Digital Dish: August 2020

By: Karin King

Sep 3, 2020

Each dish will feature a new nugget to chew on and fuel your digital cravings. This month, John Crumbaugh, Product Manager for ColorPRO Papers in HP's Media and Supplies Division, returns as host to provide tips on selecting the "right" paper for your print work on inkjet production presses. Printers who produce the same jobs day in and day out on a small number of papers face a much different situation than printers that must cope with a wide variety of jobs on a wide variety of papers, many of which are requested for just-in-time delivery.

Printers who use only one or two papers have the opportunity to test a range of papers to narrow down what is best for their work. This level of optimization can increase production and profitability significantly. Printers with a range of paper needs will expend more effort and time to optimize, but stand to benefit measurably. Although the scale of the problem is larger in a situation with more variety of jobs and paper needs, the issue of selecting the "right" paper is present in both scenarios.


Papers respond differently on inkjet presses compared to offset presses, and the number of choices within a given grade is also different. In the case of inkjet, it is important to look at more than just the quality of output, but also look at how the paper ran during and after printing. On the back end of the press and finishing lines, printers should look at paper and consider the:

  • Speed through the press
  • Finishing efficiencies
  • Latitude on press
  • Amount of ink used
  • Overall job quality

Four of the considerations above are tied to the cost to produce a job, while one is tied to quality. Using the "right" paper doesn't necessarily mean using the lowest priced option. Using the right paper ensures that the job being produced meets the customer's requirements for quality in the most cost-efficient way possible. Judging a paper solely on its per ton price is like judging a book by the cover alone. Taking time to fully understand what a paper can do and what the actual production costs are will enable you to choose the right paper. Let's dive into this further!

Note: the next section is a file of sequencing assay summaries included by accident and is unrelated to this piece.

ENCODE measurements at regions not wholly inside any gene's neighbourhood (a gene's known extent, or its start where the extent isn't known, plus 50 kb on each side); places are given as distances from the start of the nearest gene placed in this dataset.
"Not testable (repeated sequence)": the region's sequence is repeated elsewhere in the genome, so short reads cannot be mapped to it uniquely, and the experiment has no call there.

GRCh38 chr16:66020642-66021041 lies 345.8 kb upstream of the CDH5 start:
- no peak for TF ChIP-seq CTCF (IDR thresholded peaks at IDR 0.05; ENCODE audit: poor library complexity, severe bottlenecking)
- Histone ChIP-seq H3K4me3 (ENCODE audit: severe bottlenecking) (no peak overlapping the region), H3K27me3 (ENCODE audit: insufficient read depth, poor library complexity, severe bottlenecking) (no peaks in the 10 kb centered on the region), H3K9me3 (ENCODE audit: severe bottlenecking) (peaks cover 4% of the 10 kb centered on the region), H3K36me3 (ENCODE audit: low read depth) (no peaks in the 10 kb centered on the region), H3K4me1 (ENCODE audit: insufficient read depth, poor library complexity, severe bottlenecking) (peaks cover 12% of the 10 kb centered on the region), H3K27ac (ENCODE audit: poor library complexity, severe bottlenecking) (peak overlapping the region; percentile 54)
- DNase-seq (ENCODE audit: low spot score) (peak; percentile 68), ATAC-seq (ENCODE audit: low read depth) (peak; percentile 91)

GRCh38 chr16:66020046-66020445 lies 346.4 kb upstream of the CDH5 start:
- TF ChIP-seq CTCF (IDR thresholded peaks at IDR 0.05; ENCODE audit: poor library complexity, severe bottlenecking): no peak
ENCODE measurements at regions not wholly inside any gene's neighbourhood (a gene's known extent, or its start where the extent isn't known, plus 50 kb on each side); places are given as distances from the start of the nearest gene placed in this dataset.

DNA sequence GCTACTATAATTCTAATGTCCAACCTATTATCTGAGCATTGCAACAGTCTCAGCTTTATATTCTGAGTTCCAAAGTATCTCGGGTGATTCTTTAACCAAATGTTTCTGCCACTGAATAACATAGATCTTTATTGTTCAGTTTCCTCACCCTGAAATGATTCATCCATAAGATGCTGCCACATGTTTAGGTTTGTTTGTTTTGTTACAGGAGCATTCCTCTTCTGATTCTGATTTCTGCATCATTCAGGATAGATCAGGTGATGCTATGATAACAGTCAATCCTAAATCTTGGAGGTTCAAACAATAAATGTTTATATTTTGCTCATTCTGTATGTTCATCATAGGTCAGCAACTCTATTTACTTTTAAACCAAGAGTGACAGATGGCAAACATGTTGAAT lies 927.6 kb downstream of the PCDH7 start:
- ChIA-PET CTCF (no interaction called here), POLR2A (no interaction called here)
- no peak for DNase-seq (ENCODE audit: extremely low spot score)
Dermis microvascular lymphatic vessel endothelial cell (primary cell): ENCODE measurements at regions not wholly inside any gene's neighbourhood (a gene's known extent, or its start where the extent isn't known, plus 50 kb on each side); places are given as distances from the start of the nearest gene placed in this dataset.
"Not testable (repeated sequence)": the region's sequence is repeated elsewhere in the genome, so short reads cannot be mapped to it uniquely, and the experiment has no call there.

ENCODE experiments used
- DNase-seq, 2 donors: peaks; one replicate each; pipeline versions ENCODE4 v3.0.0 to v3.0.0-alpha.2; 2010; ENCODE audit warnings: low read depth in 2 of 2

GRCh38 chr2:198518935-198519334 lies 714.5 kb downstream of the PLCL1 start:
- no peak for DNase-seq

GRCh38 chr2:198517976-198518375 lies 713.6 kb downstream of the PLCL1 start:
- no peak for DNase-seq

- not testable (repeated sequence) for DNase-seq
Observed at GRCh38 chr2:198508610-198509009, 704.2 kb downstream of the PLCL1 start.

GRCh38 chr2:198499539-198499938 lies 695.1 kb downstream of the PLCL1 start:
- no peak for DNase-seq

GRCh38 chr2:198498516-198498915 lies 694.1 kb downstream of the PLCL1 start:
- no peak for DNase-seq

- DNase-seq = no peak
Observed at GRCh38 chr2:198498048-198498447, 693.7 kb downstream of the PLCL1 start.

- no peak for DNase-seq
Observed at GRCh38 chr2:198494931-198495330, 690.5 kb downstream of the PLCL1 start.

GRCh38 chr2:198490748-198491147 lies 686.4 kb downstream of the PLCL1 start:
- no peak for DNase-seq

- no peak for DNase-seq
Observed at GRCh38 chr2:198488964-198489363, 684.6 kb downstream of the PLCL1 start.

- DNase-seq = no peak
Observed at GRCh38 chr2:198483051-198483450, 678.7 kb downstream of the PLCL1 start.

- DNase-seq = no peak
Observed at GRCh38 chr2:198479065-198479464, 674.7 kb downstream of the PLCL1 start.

Paper choice can impact the speed at which an inkjet press can produce work that meets the customers' expectations and needs. Basic common sense applies: the faster the press runs, the more jobs that can be produced on that asset; however, this item is often overlooked by the paper buyer, resulting in a press running more slowly due to paper selection.

Although finishing lines will differ across inkjet presses, many of them employ finishing automation for efficiency of production. For optimized throughput, the chosen paper also needs to finish well, or the bottleneck moves from the press to the finishing line.

The latitude of a given paper is another important cost component of inkjet printing. Ideally, the paper should be fully fit for use in a range of coverage, speed and quality scenarios, making it easier to run jobs and gang work. Printing on the edge of usability leads to waste and increased production costs. Papers with latitude allow for flexibility on press and are not impacted by the normal variability of press conditions, roll tolerances, or changes in coverage, all of which ensure operators spend their valuable time producing sell-able work.



iDifferent papers of the same grade/type can either use more or less ink to achieve the same visual results. Inkjet inks are typically more costly than offset inks, so selecting a paper that minimizes the amount of ink used has multiple benefits. Using less aqueous inkjet ink allows for less drying, less water to absorb and less money spent on ink. Inkjet treated papers like Accent® Opaque and Williamsburg Offset with ColorPRO Technology are examples of papers designed to maximize the inkjet pigment inks and give optimal output on a range of inkjet presses.

Selecting papers isn't difficult, but it does require that papers be tested through comprehensive trialing processes both on press and through finishing to determine how effective they are in managing the four cost components described today. In summary, the "right" paper for an inkjet press is one that has a range of latitude and produces the work cost effectively with the least amount of operator effort.



Inkjet technology is ever evolving and improving, so keeping an eye on the overall marketplace is key to full optimization in this environment. Thank you again to John and HP Inc.'s ColorPRO Technology program for ensuring PSPs and partners can take full advantage of improvements in overall inkjet technology by continually working to improve HP's products or add new ones to the market. For a complete list of International Paper's digital inkjet product line, visit our website.